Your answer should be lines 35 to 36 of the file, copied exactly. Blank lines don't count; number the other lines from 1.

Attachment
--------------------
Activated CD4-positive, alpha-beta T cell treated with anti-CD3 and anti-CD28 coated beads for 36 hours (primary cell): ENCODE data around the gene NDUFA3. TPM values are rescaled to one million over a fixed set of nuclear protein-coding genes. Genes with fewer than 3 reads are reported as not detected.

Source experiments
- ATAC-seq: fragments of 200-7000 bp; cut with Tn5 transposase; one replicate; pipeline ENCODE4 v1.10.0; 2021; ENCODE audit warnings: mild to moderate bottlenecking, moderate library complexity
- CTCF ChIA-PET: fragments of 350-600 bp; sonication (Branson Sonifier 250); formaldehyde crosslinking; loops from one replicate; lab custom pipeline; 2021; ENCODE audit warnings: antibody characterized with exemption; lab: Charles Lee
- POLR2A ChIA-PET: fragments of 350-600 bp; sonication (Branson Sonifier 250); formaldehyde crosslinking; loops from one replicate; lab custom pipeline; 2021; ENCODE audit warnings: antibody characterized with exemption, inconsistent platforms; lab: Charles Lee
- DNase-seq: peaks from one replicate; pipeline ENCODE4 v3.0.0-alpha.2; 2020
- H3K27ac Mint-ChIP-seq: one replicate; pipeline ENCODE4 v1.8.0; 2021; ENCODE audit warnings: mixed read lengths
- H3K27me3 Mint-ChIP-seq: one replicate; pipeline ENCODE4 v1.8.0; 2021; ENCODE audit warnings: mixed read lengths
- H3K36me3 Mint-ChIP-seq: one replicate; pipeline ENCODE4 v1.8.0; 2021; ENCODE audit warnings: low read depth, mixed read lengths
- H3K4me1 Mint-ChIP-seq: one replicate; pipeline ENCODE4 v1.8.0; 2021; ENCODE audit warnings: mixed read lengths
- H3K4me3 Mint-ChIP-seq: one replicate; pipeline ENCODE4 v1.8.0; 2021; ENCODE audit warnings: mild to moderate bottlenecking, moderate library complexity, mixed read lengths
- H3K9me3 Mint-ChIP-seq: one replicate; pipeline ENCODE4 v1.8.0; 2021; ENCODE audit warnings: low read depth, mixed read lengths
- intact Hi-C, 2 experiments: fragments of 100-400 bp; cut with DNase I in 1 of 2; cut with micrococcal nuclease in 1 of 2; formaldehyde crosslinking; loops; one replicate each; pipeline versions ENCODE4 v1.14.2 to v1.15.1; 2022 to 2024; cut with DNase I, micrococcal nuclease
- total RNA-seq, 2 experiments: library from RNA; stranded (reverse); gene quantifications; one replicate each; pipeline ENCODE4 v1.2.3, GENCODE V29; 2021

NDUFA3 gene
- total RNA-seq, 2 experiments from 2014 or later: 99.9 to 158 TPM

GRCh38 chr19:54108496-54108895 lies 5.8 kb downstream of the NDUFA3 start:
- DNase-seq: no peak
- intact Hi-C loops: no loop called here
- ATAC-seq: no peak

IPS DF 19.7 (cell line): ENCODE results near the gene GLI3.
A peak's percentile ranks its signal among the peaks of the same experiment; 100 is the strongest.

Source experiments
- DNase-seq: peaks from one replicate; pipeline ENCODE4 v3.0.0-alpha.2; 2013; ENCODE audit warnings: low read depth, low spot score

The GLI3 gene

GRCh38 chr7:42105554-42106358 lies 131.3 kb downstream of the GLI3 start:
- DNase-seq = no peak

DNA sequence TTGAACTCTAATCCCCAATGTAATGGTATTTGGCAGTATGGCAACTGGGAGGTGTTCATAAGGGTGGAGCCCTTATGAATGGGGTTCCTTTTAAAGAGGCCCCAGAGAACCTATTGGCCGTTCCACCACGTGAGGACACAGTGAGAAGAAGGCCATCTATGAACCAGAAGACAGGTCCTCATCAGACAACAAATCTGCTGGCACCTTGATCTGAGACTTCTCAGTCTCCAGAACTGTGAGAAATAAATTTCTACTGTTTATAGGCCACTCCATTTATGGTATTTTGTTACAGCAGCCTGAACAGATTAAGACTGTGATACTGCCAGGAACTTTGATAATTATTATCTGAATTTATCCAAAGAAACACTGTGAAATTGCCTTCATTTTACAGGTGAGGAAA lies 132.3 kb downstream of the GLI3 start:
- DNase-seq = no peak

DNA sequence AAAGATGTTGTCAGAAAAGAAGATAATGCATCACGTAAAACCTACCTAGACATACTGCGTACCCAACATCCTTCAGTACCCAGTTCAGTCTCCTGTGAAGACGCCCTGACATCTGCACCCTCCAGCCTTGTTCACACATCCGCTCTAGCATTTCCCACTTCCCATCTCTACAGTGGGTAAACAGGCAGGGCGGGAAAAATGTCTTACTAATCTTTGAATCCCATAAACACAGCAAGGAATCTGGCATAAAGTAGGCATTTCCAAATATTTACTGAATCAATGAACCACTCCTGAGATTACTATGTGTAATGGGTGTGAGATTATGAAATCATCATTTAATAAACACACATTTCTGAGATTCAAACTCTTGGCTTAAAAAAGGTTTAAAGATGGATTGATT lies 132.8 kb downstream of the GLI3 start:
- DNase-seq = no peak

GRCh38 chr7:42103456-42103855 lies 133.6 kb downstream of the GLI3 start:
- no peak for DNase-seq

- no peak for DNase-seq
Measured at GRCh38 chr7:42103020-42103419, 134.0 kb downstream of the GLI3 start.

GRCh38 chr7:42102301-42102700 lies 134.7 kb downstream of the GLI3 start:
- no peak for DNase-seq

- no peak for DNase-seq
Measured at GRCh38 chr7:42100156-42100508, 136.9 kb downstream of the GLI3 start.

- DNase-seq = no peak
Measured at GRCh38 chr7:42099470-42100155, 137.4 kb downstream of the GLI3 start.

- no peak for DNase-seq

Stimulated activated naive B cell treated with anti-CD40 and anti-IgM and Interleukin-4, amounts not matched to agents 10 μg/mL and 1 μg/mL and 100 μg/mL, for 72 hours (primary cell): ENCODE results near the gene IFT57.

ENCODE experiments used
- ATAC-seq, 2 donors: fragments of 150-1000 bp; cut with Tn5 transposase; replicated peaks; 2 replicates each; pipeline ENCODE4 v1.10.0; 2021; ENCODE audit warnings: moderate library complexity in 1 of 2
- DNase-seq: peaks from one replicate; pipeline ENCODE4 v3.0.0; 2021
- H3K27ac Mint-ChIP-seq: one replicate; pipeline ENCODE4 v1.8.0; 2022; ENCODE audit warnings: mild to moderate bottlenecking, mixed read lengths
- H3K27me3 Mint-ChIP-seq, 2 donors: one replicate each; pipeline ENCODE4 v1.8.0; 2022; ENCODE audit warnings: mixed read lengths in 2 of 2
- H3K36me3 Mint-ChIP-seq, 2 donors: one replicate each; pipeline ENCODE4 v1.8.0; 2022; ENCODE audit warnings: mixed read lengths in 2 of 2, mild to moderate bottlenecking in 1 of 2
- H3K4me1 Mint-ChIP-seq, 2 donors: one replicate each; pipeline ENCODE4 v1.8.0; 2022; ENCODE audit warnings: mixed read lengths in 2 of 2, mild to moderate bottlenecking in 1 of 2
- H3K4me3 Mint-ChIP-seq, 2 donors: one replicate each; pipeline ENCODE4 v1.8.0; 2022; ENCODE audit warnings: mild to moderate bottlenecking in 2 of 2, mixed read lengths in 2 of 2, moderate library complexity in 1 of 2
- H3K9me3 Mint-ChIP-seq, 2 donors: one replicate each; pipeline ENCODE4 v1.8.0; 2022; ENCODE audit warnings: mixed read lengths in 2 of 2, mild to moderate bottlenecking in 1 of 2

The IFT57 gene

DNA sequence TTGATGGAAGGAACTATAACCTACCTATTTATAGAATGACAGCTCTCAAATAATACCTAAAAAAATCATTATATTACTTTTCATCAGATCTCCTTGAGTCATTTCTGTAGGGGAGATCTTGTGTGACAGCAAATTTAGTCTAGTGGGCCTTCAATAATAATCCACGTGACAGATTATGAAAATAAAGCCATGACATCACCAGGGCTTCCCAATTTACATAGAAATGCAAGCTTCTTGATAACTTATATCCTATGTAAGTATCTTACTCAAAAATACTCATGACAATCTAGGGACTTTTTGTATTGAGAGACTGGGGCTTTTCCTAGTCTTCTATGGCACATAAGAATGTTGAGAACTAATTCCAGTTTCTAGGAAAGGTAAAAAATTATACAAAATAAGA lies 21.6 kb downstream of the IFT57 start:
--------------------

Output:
Measured at GRCh38 chr7:42103020-42103419, 134.0 kb downstream of the GLI3 start.

GRCh38 chr7:42102301-42102700 lies 134.7 kb downstream of the GLI3 start: